You're right info is hard to come by - Googling produces only a few pages last I checked. They were developed for laser weapons research in the late 60's, reaching powers of around 400Kw in the early 70's, and according to Sam's Laser FAQ, eventually far more than that. I'm not sure why there is so little info available - perhaps because also in the 70's chemical lasers were developed and were much more powerful than the GDL and it simply fell out of favor.
Also, there was apparently no industrial interest in the GDL, so once the military abandoned it that was it. I suppose the gov't never got around to declassifying the info - I can't imagine why they wouldn't release more of it. The chemical lasers that replaced it are far more powerful and efficient so even if the info on how to build one fell into enemy hands they would likely be far out-gunned power-wise by current chemical lasers like the ABL and ATL (airborne laser and advanced tactical laser).
From Sam's Laser FAQ:
"Gas Dynamic CO2 Laser
(From: Mike Poulton (email@example.com).)
A gas dynamic CO2 laser essentially uses a rocket engine as the exciter. The propellants are burned to create a very high velocity, high pressure, high temperature stream of gases (nitrogen and CO2) in a lase-able ratio. As the exhaust expands through a nozzle, the temperature of the gases drop very rapidly. The lower energy levels are rapidly and selectively depopulated (aided by trace chemicals introduced into the combustion chamber exclusively for that purpose) while the upper energy levels (populated because of the high temperature of the gases in the chamber) remain energized. Presto - an instant, complete population inversion. After a time delay determined by the relaxation time of those upper energy states, the stimulated emission begins. The optical resonator cavity is positioned a certain distance beyond the throat of the nozzle (determined by exhaust gas velocity), so as to initiate the lasing process at the proper time.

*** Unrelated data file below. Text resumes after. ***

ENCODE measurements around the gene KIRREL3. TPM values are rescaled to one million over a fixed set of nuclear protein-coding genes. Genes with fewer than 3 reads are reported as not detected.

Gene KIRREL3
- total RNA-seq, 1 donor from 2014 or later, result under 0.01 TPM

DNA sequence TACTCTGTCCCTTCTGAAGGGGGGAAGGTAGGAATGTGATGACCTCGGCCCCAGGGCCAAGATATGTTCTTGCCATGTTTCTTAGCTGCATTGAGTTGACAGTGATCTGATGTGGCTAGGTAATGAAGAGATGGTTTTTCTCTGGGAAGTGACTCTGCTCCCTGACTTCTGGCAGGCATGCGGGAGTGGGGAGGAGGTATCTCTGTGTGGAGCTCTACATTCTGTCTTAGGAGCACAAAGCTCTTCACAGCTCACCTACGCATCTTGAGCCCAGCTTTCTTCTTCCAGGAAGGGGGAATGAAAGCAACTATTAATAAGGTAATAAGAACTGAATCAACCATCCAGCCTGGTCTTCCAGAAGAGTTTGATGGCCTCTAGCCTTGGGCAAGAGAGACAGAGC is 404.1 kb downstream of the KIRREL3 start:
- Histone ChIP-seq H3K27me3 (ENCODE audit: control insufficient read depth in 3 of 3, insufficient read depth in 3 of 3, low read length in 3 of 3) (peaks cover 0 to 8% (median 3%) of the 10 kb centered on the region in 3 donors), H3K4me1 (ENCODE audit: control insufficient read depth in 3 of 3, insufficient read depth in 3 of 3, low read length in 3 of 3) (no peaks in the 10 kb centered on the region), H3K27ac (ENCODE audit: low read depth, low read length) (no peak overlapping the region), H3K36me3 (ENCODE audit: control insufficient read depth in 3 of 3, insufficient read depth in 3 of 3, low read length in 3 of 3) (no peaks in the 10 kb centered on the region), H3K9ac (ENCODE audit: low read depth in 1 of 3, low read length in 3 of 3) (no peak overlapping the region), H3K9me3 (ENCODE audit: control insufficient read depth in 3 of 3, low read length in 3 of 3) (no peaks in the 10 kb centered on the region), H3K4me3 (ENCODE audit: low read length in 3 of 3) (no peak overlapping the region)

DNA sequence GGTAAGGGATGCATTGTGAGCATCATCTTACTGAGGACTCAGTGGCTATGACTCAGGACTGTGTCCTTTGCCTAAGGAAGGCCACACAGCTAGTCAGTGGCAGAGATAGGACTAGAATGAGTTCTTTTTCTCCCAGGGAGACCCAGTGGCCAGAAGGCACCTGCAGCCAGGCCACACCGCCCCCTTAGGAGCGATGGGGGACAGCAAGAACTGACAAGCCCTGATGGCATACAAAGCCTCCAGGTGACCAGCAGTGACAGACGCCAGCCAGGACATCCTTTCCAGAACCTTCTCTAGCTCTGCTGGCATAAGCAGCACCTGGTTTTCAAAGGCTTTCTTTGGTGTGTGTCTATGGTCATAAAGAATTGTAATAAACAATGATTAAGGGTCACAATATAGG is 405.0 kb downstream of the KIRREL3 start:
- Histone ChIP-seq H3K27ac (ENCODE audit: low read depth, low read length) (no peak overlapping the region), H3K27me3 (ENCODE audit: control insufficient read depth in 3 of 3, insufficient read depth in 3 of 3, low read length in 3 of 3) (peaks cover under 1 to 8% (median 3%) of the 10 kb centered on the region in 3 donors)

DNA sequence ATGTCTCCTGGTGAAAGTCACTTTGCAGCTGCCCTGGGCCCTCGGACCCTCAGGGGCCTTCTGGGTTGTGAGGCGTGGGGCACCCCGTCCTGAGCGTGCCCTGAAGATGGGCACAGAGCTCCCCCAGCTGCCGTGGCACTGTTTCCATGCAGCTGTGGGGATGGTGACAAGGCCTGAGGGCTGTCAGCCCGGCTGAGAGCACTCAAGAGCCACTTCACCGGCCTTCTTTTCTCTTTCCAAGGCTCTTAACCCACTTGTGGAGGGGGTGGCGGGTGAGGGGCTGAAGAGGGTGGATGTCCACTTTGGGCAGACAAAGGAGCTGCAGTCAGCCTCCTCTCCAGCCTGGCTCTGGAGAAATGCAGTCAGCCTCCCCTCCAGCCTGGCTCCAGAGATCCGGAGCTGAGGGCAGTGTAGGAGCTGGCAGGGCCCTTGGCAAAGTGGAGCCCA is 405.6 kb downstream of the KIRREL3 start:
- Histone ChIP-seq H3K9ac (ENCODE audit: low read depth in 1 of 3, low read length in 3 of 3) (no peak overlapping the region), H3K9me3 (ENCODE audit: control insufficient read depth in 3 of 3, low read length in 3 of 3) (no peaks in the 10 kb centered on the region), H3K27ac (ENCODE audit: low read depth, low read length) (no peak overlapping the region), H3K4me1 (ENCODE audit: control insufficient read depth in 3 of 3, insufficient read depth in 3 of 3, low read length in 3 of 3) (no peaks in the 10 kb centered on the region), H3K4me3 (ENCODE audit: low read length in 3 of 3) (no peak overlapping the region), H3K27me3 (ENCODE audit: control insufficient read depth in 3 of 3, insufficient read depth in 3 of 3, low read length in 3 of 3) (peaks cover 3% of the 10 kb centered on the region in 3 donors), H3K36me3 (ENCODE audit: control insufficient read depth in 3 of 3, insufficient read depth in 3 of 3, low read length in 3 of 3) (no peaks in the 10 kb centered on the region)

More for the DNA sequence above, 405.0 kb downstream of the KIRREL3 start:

These lasers are quite difficult and expensive, but produce tremendous beam power. I know this information because I have talked with an engineer who worked on the design and construction team for several of these ranging from 1 kW up to 100 MW CW for the Star Wars project. He said building a huge rocket engine and 100 million watt laser at the same time was the most fun he's ever had. "
After I graduated with my degree in lasers & electro-optics from TSTC in waco, texas in 1978. Prat & Whitney aircraft flew me and about 4 other fellow graduates out to their facility in Florida. That day I witnessed a Gas Dynamic CO2 laser blow a 10 inch square hole in plate steel that was one inch thick from a distance of about 2 football fields. The steel plate was mounted to a moving boxcar and the laser tracked it and fired and from cameras mounted in the bunker all you see is plasma vaporizing steel. At that time the system was good for 1 or 2 shots per day. That was in 1978, I wonder what they have these days
forgot to add, do some research a bit, the internet was rare as shoulder carried home video cameras. There were no digital cameras...depending how old you were in 78 you would know what i mean. Life was rough back then, we powered our lasers with dinasaurs ;D FYI Laser pointers were HeNes with cords :